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Identification of an individual rely on hypervariable regions which are segments of individuals

which vary can greatly between two individuals


Hypervariable regions which are used for DNA profiling include:
STR's (short tandem repeats)/microsatellites - Short tandem repeats are short sequences (2-5
base pairs) that repeat within a chromosome over and over sequentially
Number of repeats at a STR varies between individuals and each variations is 'a distinct allele',
hundreds are scattered throughout human chromosomes. One may be homozygous or
heterozygous for number of short tandem repeats at a particular locus (5 repeats to 7), however
many different combinations of alleles arise within the gene pool of a population (e.g. individual I
14,8 and individual II 15,10 for particular locus)
- STR's are very sensitive, based on alleles whose fragments may vary by only one base pair, is
carried out by one single-locus probe and carried out in a much shorter time
mtDNA hypervariable regions mtDNA identification is less precise/less unique as mtDNA is
carried through person's matrilineal line hence many individuals can have same mtDNA
What are probes?
Probes are radioactively labeled known short strands of DNA which bind to complementary
sequences when introduced to a solution of DNA. They are used to locate certain fragments
within a DNA sequence
The process of Polymerase chain reaction (PCR) allows for the production of mass quan
tities of genetic material from a minute starting quantity. PCR can be used for medical
applications (testing for genetic mutations) and in forensics.
The process of PCR revolves around the repetition of 3 main parts;
- Denaturation
- Annealing and
- Elongation
During the denaturation stage; the DNA is heated to temperatures of around 90C in order to
break hydrogen bonds between the adjacent DNA strands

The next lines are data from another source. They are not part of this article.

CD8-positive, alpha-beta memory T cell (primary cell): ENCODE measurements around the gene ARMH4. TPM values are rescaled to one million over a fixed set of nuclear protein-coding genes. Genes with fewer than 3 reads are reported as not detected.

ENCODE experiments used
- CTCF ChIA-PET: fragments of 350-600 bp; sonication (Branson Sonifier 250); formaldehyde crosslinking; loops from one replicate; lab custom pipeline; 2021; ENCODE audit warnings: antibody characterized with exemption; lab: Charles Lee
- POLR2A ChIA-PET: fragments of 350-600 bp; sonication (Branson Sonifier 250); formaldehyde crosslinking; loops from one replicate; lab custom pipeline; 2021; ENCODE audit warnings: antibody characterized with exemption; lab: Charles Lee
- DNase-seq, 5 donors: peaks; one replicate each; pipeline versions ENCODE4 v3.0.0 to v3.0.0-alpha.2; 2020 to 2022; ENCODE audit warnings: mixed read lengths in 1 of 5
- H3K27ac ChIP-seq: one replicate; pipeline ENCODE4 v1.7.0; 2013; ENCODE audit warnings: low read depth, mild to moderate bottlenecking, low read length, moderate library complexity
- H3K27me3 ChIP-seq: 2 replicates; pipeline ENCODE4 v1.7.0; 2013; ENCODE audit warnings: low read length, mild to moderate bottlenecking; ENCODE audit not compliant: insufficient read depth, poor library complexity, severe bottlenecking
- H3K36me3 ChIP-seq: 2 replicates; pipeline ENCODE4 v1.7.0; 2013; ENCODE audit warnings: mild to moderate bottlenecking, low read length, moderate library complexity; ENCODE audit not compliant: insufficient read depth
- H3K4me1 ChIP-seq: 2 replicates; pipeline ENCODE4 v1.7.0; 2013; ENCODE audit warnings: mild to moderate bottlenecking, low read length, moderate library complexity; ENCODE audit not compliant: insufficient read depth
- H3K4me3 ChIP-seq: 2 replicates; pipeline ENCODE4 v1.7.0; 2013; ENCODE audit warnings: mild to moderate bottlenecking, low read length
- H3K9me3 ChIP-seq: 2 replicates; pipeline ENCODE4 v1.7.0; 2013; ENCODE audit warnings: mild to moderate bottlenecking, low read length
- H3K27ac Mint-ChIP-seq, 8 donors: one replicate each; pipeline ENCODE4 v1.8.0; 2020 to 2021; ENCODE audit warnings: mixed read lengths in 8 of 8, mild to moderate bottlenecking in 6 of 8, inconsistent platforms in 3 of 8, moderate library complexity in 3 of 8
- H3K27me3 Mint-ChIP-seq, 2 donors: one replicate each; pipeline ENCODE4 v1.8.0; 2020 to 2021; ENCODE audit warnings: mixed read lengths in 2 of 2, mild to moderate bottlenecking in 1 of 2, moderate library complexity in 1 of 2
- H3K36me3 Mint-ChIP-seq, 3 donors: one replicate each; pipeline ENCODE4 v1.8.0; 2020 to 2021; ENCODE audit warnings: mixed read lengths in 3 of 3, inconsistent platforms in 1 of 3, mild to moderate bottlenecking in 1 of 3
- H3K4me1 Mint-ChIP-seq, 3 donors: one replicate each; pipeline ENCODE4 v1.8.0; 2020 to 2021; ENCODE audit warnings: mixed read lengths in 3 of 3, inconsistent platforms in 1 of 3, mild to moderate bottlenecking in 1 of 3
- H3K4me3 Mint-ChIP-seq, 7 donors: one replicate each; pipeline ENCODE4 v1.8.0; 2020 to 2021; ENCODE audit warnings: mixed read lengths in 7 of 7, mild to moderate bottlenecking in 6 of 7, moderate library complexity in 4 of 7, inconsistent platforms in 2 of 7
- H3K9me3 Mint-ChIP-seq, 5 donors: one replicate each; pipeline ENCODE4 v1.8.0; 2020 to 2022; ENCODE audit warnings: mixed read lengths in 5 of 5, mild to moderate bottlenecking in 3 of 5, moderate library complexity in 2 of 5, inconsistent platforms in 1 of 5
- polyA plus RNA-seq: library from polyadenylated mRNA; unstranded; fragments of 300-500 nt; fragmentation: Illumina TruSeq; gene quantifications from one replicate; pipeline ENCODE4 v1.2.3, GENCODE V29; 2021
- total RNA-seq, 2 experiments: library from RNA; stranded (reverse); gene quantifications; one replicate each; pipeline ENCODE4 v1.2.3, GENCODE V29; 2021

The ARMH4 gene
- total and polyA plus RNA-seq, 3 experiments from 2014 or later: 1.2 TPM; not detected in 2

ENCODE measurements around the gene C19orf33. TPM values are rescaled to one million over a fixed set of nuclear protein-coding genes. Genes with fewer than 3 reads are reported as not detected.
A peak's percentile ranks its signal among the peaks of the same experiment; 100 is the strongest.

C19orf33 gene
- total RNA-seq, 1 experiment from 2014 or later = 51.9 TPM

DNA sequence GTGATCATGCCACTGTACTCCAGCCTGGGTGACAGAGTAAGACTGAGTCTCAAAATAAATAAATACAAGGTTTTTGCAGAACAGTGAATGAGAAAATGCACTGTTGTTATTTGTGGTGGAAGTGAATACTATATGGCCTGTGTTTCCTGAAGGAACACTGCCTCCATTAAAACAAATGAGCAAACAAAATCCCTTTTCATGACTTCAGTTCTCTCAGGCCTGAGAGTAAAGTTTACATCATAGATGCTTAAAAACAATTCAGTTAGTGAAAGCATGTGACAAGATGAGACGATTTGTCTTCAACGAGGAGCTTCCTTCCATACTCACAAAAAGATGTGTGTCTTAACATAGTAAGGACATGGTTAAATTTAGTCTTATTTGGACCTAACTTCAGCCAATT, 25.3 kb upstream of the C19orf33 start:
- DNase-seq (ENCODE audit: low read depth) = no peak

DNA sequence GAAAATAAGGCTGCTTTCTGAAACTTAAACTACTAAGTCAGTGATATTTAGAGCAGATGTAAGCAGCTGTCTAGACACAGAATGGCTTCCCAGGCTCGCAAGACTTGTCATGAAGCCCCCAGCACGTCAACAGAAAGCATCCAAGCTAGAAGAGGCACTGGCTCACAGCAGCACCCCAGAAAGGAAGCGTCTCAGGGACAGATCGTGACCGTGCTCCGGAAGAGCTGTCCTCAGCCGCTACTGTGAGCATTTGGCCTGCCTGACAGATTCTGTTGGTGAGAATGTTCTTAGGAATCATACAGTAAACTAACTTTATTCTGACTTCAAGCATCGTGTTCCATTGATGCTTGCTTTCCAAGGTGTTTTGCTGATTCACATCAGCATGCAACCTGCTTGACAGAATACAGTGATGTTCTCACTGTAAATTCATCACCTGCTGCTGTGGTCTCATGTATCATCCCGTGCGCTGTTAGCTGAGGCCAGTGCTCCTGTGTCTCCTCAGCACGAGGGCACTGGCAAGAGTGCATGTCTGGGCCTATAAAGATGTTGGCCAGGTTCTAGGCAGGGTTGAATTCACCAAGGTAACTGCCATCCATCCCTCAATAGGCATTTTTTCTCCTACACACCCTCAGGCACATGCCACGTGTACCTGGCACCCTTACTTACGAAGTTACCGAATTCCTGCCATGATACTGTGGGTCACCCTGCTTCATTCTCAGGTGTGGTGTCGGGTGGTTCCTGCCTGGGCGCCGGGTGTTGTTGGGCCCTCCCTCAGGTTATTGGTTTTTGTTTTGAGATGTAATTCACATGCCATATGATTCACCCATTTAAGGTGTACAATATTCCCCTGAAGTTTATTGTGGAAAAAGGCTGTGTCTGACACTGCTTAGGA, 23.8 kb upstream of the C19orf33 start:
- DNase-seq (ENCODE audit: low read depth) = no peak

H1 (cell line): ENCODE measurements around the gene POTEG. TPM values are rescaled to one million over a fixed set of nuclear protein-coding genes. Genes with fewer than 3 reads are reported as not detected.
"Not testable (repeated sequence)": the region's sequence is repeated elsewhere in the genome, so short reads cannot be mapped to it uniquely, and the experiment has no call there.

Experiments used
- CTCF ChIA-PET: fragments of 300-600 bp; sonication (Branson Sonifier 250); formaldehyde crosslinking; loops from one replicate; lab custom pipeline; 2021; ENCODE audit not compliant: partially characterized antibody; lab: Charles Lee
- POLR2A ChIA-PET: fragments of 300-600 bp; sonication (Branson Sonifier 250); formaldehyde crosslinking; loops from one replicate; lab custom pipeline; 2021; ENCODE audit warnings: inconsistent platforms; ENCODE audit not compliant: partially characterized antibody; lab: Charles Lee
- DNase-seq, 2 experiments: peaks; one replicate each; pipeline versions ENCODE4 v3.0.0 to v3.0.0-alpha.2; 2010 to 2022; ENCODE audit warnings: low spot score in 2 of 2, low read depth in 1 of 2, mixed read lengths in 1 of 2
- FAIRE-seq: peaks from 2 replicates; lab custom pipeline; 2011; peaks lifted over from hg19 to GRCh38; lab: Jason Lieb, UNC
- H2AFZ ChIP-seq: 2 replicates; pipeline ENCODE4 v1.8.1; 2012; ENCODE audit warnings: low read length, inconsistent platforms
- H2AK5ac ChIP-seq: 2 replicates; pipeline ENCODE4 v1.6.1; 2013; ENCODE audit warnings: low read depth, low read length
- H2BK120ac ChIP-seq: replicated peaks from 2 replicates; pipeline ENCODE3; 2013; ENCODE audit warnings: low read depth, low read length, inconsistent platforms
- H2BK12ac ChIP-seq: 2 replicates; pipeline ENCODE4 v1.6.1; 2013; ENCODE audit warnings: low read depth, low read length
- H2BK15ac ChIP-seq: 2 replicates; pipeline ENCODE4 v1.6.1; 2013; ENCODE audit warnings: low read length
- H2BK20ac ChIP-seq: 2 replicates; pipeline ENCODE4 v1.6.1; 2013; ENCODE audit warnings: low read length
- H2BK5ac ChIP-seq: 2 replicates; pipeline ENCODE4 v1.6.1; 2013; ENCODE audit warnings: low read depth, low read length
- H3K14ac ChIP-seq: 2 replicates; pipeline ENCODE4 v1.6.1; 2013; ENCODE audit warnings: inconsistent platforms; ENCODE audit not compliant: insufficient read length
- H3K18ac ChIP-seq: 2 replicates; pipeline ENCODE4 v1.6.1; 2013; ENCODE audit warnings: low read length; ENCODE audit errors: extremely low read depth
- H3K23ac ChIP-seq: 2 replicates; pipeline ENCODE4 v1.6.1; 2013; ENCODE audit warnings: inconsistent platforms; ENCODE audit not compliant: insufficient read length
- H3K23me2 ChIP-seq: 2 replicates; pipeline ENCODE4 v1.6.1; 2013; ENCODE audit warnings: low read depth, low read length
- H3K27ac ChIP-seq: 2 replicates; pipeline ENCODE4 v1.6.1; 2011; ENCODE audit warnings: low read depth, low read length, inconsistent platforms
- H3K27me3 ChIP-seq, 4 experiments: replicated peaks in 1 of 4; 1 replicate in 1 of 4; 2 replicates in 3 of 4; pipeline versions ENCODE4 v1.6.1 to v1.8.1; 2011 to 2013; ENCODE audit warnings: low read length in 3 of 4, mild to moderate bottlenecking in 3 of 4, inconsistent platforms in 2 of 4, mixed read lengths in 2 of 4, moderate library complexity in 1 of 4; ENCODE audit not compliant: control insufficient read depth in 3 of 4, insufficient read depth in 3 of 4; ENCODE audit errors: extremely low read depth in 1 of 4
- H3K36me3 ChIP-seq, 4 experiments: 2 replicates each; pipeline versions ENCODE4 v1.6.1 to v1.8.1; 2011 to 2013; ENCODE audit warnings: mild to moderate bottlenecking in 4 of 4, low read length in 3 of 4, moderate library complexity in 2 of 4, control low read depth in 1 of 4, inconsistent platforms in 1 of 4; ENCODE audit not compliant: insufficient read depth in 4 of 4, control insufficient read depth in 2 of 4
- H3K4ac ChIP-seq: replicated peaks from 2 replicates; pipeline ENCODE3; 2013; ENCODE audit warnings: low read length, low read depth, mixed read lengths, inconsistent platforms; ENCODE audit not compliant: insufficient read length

During the annealing stage; Primer's (composed of short synthetic DNA strands) with nucleic
acid sequences complementary to a portion of the DNA strand hybridize to their corresponding
segments of DNA. Temperatures of around 55C are used during this stage
During the elongation stage; DNA polymerase (TAQ polymerase) binds to a forward/reverse
primer and begins to synthesis a new strand of DNA using nucleotides found in solution, with a
base sequence that is complementary to the template DNA strand. Temperature of 65C are
used for optimal enzyme activity.
These three stages are repeated consecutively with the quantity of genetic material increasing
in accordance with the exponential function 2^n, where n= number of times process is
completed
Electrophoresis is used to obtain a genetic profile and has many applications such as in
paternity testing, and forensics
Electrophoresis separates DNA strands on the basis of length(size/mass)
Electrophoresis is usually performed after PCR has been completed

Genetic material is first subject to restriction enzymes which cuts the DNA sequence in
accordance to their recognition sequences [restriction enzymes may be also used to introduce a
DNA fragment into a bacterial plasmid as plasmid will be cut over the same recognition
sequence - blunt ends/sticky ends]
DNA samples from the subjects alongside a control (for size measurement) are suspended
inside holes (made by a comb) within an agarose gel plate
A negative terminal is placed adjacent to a positive terminal on either side of the agarose gel
plate. The DNA samples are located at the negative terminal
Current is switched on, and segments of DNA from each subject proceed to move towards the
opposing pole at a pace in accordance with their size and charge
After a suitable period of time, current is switched off and a DNA profile from each subject can
be obtained, and matched if required